One of the drawbacks of conventional chemotherapy treatments is that the drugs kill both cancer cells and healthy cells indiscriminately. Targeted cancer therapy has been a valuable breakthrough in focusing treatment directly on cancer cells while sparing healthy ones.
Targeted Cancer Therapy: A Major Step Forward
Standard chemotherapy drugs go after cells with rapid growth and division. Problems arise because that can also be a trait of certain normal cells, and the drugs can’t tell the difference between the two.
Targeted cancer therapy is technically a form of chemo, but the way it works is more closely aligned with immunotherapy for cancer, which aids the body’s natural immune response. Instead of attacking cells globally, targeted therapy zeroes in on the gene changes that distinguish cancer cells from healthy ones.
How Does Targeted Therapy Attack Cancer Cells?
Targeted drugs have a number of “weapons” in their cancer-fighting arsenal. Some essentially starve cancer cells by cutting off blood vessel production or altering proteins within the cells. Others work in tandem with the immune system, alerting it to the presence of cancer cells that might otherwise escape detection.
While targeted cancer therapy comes with some side effects, they are generally fewer and less serious than the ones that accompany chemotherapy. Targeted therapy is sometimes used on its own, but more often it’s used in combination with conventional chemo, radiation or other treatments.
State-of-the-Art Immunotherapy for Cancer at Issels®
At Issels®, our individually tailored treatment programs include targeted therapy, cancer vaccines and other cutting-edge techniques to work with your body’s immune system. Contact us to learn more about our non-toxic protocols.
It’s important to eat a healthy diet to keep your body and immune system strong. But when you have cancer, there may be times when you don’t feel like eating. You may be too nauseated by traditional cancer treatments to eat. Stress and anxiety can also cause loss of appetite and nausea.
There are no hard and fast nutrition rules for cancer patients. It is common for appetites to fluctuate during cancer treatment. The key is to be flexible and maximize nutrition when you do feel like eating.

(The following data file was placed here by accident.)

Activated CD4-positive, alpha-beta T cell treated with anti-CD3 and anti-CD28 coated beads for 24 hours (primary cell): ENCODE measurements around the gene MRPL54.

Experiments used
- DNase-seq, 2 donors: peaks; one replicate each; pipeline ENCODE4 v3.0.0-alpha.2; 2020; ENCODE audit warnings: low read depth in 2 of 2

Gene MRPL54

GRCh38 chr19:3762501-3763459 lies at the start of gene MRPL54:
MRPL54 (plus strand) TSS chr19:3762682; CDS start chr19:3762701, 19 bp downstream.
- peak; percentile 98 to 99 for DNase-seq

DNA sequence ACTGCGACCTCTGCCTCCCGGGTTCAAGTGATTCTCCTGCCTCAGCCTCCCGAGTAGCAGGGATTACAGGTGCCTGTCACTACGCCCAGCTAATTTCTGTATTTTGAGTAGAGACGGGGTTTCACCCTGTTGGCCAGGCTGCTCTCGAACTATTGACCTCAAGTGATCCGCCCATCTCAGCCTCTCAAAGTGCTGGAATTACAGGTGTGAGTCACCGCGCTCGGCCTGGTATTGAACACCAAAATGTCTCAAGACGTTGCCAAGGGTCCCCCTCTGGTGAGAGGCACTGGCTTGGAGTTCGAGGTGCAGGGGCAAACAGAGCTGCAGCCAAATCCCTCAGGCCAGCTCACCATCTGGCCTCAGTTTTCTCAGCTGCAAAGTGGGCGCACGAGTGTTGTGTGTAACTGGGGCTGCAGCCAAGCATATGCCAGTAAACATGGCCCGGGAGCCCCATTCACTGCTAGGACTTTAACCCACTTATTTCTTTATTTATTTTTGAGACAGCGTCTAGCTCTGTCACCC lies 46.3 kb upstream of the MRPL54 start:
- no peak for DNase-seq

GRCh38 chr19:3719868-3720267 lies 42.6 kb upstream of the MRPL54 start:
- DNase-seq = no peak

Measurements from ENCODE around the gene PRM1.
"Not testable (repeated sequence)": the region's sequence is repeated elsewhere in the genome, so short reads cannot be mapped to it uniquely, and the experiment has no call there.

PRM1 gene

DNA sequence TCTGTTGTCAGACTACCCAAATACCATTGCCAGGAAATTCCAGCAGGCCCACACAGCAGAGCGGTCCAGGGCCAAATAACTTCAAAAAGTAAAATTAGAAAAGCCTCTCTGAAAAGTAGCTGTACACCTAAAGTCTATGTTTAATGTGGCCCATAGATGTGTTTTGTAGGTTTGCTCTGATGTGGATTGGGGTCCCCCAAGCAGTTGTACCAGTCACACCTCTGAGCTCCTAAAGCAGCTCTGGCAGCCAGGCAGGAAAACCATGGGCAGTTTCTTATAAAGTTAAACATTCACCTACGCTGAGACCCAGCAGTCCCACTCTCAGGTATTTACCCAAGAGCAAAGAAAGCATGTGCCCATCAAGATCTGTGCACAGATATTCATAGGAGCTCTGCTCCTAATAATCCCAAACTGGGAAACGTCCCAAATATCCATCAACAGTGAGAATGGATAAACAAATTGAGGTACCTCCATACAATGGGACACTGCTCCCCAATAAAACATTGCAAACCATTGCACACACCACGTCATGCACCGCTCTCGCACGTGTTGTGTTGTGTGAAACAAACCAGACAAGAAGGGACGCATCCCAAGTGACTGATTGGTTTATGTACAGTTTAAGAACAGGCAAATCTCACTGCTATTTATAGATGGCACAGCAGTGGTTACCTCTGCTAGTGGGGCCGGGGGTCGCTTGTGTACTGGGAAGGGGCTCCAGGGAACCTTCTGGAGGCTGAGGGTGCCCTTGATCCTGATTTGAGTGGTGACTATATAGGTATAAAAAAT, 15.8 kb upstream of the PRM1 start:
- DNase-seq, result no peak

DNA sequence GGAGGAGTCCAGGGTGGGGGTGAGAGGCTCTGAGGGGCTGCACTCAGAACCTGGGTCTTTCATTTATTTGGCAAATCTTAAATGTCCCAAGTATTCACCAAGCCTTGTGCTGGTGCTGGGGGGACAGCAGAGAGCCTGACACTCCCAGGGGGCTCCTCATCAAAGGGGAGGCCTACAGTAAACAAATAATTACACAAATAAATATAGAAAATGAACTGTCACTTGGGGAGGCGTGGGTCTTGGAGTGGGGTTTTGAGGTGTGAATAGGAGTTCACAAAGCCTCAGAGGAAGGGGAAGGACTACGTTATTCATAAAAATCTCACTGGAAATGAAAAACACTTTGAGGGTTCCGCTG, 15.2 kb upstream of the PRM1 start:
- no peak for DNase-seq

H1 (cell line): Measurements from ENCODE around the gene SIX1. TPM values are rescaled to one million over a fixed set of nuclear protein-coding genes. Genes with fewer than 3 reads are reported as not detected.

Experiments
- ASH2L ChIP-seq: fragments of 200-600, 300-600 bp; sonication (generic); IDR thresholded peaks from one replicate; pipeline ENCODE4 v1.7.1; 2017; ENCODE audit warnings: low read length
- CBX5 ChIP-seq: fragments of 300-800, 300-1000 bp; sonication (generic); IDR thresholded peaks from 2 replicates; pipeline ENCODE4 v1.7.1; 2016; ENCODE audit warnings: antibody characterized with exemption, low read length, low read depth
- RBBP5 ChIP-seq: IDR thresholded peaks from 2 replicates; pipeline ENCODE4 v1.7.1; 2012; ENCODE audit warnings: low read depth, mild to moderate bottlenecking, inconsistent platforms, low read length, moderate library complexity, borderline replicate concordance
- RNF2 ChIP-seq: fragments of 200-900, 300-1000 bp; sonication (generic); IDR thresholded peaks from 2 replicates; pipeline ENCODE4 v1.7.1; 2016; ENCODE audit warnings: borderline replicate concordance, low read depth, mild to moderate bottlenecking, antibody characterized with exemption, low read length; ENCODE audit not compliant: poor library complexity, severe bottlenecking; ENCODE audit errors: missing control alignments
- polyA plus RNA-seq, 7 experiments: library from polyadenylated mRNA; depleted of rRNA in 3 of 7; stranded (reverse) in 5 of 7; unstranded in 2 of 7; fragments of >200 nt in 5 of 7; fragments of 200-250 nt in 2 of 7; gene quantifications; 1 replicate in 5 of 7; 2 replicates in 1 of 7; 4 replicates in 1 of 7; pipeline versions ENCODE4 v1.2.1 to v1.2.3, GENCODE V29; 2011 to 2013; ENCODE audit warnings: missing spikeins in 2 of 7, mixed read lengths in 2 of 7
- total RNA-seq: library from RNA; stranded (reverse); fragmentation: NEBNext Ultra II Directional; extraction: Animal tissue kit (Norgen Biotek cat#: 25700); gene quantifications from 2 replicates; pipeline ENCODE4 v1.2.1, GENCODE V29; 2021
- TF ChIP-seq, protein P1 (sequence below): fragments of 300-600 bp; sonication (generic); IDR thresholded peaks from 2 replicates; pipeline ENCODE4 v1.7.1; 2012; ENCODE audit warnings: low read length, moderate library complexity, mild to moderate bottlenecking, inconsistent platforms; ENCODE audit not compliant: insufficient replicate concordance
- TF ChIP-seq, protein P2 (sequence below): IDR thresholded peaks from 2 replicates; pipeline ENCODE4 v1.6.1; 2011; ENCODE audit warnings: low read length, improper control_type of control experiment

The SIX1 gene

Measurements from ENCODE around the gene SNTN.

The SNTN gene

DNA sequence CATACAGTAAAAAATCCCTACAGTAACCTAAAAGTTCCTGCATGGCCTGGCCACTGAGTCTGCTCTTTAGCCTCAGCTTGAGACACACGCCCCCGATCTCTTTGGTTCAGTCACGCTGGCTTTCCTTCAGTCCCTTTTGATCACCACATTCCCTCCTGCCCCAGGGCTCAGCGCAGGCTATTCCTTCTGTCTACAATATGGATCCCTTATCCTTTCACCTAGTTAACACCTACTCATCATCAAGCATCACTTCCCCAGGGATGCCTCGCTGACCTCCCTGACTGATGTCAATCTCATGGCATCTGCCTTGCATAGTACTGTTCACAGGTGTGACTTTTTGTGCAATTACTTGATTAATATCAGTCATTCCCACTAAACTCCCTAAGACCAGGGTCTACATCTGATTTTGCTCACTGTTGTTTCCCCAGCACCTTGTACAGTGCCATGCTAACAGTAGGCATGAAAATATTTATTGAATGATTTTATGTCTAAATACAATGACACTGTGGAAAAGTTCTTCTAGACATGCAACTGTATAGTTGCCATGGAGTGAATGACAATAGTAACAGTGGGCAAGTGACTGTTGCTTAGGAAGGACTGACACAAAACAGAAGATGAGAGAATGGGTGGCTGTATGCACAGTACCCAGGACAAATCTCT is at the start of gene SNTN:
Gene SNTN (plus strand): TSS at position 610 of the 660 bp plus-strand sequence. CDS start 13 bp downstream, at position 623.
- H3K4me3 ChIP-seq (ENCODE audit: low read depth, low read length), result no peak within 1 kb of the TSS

Try these healthy snacking tips to find out what works for you:
Eat your main meal when your appetite is biggest. Many cancer patients prefer a big morning meal and smaller or liquid meals at lunch and dinner.
Try sipping protein shakes or smoothies when you don’t feel like eating.
Use powdered or liquid meal replacements to boost calorie and protein intake.
Make sure you drink plenty of liquids to stay hydrated.
Eat the foods you can, even if it is just one or two foods. Add additional foods as your appetite improves.
Have small, frequent snacks instead of regular meals.
Keep snack foods in easy reach so you can nibble when you’re hungry.
Choose high-calorie, nutrient-rich foods to maximize nutrition when you do feel like eating.
Change the form of a food to make it more appetizing. Mix fruit and vegetables into a smoothie instead of eating them whole.
Avoid the debilitating side effects of traditional cancer treatments. Contact us for information about non-toxic alternative cancer treatments that have resulted in our unique record of complete, long-term remissions of advanced and standard therapy-resistant cancers.
A breakthrough British study has identified cell behavior that researchers at University College London believe explains why cancer spreads. Aptly called “chase and run” by its discoverers, the mechanism describes the interesting interaction between healthy and diseased cells in the body.
The discovery is expected to aid in the development of new and even more effective immunotherapy treatments for cancer. But the British researchers have even higher expectations for their discovery. They believe they are on the path to finding an immunobiologic cure for cancer.
The study has identified what researchers call the “chase and run” effect in which diseased and healthy cells chase each other around the body. When cancer is present, it is believed that this game of cellular tag promotes the spread of cancer to other parts of the body. The British researchers believe that it should be “fairly easy” to stop the chase and run effect and keep tumors in one place.
If their theory proves true, it could revolutionize cancer therapy, making it easier to treat and remove cancer tumors.
“‘Most deaths are not due to the formation of the primary tumor.” study spokesman Roberto Mayor told the United Kingdom’s Daily Mail. “Instead, people die from secondary tumors originating from the first malignant cells, which are able to travel and colonize vital organs of the body such as the lungs or the brain. This happens because the cells get healthy ones to follow them.”
The study was conducted on frog embryos, not cancer cells so additional research will be required; but the initial findings are promising.